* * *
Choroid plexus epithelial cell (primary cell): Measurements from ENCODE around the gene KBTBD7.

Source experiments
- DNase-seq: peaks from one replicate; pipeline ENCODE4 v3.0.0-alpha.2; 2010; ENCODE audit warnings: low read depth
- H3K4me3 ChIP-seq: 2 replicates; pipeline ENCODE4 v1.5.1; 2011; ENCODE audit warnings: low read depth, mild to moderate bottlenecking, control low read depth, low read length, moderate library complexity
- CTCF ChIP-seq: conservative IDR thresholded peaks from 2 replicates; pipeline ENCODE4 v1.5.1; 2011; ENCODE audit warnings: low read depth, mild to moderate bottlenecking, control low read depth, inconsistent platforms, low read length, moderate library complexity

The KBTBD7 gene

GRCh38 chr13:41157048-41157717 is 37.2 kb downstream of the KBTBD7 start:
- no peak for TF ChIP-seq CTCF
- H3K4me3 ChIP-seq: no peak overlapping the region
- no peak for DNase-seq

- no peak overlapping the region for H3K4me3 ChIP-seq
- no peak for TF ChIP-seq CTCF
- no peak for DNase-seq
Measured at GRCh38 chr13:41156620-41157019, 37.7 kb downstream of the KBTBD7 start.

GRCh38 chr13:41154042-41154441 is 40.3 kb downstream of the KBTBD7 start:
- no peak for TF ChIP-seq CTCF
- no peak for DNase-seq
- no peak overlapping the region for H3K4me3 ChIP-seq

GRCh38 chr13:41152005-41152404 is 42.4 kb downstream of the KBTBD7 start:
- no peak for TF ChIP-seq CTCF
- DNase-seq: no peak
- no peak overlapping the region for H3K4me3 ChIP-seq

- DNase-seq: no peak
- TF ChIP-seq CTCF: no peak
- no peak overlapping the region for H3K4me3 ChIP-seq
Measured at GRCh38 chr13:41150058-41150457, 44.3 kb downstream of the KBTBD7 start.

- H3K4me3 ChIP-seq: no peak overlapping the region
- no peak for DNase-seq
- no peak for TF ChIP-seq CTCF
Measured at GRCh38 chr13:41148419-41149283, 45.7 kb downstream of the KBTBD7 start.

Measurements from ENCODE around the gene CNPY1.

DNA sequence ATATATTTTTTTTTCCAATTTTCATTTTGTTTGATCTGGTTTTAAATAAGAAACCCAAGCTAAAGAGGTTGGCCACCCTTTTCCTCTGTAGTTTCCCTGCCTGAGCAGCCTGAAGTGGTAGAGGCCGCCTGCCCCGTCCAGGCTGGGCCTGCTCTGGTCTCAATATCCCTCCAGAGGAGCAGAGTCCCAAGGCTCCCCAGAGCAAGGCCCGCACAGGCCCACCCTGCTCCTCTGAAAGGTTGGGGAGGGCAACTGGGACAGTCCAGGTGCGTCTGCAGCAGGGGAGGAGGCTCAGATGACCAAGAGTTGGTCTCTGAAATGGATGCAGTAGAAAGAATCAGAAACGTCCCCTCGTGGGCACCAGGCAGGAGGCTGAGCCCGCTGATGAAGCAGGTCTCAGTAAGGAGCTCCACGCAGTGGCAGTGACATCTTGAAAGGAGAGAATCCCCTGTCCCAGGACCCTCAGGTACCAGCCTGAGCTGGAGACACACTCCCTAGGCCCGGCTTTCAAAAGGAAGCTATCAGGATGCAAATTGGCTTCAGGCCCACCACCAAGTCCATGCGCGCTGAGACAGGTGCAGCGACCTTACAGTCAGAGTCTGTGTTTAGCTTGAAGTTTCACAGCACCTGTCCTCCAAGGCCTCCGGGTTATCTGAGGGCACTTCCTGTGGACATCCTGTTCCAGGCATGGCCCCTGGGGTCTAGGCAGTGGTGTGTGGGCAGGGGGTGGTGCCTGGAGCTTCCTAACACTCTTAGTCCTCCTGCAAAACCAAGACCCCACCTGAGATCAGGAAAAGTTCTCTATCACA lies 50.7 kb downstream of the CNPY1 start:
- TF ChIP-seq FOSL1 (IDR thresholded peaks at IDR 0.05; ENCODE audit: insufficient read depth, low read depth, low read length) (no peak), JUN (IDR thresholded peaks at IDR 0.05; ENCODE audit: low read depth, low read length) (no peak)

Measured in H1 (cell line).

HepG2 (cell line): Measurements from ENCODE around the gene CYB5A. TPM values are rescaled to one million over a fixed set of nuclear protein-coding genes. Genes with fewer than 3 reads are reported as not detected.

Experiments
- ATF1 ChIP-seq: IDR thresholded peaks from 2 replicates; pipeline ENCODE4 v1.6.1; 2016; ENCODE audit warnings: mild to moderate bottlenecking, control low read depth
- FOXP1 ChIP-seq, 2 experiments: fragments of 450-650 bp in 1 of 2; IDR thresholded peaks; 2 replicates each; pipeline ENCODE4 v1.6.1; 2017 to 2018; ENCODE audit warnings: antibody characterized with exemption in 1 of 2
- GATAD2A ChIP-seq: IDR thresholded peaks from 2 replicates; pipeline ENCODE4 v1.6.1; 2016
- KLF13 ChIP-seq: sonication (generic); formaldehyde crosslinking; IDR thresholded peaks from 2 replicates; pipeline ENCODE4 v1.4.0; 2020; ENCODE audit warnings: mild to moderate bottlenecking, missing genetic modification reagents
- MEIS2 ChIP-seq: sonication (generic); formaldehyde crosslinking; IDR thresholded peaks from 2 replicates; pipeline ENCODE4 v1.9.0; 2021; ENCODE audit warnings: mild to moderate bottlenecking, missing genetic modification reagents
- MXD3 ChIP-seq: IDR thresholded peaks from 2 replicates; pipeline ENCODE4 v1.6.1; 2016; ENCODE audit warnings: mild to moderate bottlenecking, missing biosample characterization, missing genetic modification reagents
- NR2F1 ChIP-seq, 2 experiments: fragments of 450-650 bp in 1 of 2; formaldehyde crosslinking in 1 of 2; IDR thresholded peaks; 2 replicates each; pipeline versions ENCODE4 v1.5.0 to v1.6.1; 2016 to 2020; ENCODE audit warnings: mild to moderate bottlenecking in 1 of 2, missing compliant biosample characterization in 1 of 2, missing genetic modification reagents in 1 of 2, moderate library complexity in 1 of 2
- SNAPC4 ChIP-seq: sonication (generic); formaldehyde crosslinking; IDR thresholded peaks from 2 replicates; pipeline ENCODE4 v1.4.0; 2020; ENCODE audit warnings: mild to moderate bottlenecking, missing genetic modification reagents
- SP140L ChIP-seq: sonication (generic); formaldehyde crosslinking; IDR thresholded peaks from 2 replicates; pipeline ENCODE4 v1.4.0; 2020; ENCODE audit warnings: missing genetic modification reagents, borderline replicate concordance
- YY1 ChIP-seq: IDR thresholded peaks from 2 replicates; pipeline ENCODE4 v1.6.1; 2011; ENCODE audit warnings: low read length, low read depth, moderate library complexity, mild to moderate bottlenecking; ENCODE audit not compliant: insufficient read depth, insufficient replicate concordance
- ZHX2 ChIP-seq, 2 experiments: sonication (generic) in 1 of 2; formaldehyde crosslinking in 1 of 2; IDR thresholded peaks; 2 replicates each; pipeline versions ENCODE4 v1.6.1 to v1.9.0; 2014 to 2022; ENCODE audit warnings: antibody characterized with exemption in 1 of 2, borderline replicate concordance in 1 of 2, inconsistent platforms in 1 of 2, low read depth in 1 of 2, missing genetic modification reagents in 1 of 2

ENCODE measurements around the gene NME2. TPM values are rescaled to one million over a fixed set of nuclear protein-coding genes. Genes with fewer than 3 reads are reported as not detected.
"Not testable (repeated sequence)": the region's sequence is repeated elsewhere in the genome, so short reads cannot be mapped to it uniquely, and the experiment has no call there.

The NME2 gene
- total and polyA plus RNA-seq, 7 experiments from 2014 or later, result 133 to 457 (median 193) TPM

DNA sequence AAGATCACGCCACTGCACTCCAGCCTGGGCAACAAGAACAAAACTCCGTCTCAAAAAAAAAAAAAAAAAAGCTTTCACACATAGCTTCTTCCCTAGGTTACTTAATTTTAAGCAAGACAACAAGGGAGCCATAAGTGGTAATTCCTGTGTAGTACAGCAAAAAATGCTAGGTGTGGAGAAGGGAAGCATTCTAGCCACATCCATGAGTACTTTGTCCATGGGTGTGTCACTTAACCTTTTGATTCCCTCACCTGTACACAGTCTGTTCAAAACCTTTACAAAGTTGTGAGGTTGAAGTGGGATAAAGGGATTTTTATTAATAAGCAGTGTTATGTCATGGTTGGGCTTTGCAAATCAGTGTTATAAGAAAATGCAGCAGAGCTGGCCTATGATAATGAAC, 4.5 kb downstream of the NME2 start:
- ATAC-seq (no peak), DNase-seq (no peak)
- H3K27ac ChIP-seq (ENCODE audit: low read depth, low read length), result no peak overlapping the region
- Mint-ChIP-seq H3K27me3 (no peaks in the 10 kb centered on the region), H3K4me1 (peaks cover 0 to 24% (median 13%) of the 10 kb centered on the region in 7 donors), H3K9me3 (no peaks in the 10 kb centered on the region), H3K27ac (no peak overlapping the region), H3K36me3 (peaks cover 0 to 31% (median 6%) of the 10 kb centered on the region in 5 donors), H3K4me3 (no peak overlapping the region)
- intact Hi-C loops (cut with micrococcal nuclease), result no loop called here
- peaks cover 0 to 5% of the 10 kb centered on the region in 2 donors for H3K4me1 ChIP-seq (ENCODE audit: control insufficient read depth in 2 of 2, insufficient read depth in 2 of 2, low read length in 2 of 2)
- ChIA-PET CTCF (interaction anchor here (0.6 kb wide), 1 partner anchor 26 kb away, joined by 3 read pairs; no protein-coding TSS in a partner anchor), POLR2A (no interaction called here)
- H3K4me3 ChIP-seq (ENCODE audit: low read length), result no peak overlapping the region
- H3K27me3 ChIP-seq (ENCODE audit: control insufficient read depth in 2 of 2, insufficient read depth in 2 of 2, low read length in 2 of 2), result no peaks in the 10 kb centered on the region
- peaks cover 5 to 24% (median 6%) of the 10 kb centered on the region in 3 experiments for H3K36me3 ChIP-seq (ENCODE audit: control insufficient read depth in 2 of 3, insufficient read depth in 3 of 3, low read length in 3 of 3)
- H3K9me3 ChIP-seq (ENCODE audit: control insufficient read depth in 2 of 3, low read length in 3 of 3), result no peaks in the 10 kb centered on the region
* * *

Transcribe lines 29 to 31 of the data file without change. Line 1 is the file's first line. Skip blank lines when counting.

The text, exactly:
- no peak for TF ChIP-seq CTCF
Measured at GRCh38 chr13:41148419-41149283, 45.7 kb downstream of the KBTBD7 start.

Measurements from ENCODE around the gene CNPY1.